New policy will see rise in electric vehicle charging points in NI
Demand for hybrid and all-electric cars has increased dramatically in recent years across the world, thanks to significantly improved distance ranges on a single charge and a wide range of incentive schemes for buyers. Greater choice has also been an influencing factor, with the number of electric vehicle models available to European buyers expected to jump from fewer than 100 to 175 by the end of 2020.
Nevertheless, a lack of public charging points in Northern Ireland – i.e. just 337 currently – has put many people here off from converting from petrol or diesel, meaning that there are only an estimated 3,000 fully battery-electric vehicles and plug-in-hybrid electric vehicles across the province.
However, a recent and not-well-publicised announcement from the Northern Ireland Utility Regulator may now be about to change that.
One of the major obstacles to installing public charging points in Northern Ireland was that their owners were not allowed to make a profit from the electricity they sold to drivers, instead they could only sell electricity at the same price as they bought it (known as the pass-through rule). Businesses therefore had no incentive to invest in vehicle charging points, since doing so would not be profitable. This was in contrast to the position elsewhere in the UK, where the majority of vehicle charging points are either owned by private companies or provided through collaboration between local councils and private companies and are funded by selling electricity to car owners.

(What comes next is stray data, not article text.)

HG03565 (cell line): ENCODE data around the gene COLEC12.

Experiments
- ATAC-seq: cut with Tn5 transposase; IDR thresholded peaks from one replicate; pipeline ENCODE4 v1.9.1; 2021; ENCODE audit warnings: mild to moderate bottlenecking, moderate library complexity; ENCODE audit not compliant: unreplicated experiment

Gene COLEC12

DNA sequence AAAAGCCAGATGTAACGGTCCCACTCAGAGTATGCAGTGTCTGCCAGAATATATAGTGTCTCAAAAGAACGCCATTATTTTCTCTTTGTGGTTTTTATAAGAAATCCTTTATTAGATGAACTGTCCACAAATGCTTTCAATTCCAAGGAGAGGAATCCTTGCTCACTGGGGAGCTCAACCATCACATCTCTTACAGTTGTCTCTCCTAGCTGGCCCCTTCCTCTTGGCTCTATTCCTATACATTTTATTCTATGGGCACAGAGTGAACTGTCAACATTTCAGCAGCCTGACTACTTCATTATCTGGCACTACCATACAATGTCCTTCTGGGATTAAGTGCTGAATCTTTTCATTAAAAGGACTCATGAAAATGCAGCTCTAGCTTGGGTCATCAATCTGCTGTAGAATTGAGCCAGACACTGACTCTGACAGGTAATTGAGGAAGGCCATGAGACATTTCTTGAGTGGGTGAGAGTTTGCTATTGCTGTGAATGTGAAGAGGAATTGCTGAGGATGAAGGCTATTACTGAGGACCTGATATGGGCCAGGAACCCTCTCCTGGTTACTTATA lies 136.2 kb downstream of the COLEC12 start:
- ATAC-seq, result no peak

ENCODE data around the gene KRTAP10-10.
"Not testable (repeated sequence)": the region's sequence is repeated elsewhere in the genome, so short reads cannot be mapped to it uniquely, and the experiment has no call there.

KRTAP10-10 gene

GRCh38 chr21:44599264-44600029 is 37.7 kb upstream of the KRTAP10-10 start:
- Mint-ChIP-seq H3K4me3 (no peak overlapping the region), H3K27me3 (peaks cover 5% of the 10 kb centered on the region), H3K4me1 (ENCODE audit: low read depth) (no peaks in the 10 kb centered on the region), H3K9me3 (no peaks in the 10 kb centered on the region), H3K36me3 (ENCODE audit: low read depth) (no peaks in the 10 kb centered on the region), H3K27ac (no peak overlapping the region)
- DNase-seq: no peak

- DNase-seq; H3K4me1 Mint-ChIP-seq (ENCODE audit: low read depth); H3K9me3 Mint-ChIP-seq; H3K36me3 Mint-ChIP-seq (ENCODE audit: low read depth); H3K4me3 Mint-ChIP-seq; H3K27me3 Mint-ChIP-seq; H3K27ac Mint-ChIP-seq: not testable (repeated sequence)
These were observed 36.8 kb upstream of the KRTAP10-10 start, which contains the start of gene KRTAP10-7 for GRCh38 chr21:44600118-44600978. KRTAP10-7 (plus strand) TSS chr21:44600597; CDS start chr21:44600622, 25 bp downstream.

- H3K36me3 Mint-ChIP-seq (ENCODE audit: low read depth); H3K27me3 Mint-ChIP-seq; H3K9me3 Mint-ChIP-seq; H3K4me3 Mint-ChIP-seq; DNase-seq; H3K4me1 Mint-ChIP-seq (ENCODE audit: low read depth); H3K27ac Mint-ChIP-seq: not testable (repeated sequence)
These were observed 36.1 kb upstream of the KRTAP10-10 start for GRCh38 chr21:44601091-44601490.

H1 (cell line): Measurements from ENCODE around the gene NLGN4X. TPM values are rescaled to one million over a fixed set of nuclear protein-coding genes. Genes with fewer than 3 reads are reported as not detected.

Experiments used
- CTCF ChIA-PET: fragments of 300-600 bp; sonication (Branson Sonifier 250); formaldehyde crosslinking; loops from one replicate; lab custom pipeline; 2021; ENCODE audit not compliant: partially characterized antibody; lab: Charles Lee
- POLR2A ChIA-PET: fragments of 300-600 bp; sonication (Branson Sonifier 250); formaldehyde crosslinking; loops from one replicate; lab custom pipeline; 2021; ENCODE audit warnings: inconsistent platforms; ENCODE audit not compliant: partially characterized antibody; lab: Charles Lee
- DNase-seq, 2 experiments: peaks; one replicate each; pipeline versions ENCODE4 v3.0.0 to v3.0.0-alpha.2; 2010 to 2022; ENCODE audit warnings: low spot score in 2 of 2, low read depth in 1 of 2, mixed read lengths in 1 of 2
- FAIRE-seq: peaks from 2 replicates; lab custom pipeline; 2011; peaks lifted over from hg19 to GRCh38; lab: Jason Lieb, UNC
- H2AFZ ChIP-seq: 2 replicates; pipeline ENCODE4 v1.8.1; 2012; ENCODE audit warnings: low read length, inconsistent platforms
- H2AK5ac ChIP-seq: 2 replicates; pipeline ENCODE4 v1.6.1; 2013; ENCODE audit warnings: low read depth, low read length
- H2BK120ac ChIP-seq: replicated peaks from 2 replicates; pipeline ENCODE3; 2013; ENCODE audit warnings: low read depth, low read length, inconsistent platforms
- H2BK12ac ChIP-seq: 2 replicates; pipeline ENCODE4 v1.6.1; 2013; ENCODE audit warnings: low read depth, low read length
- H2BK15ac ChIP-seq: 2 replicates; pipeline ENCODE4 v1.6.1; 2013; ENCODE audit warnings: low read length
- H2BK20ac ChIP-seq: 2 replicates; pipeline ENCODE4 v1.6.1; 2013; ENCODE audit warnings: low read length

The removal of the pass-through rule for electric vehicles in Northern Ireland, along with the emphasis on charging infrastructure set out in the 2020 budget (with £500 million set aside to pay for it) means that we now expect to see growth in the number of public charging points in Northern Ireland. This is important as the Treasury has stated publicly that it thinks that more charging points will lead to more people converting to electric vehicles.
The next step is for the NI Assembly to ensure that all branches of government support the roll-out of charging points, particularly around planning policy. Local authorities should also look for ways in which they can work with the private sector to bring in investment and encourage electric car use.
This will be vital to meet the UK government target of banning the sale of petrol and diesel cars by 2035 and to cut pollution in our towns and cities.
For more information please contact Mark Stockdale, Partner or any menber of the A&L Goodbody Energy, Infrastructure & Natural Resources team.
Date published: 3 August 2020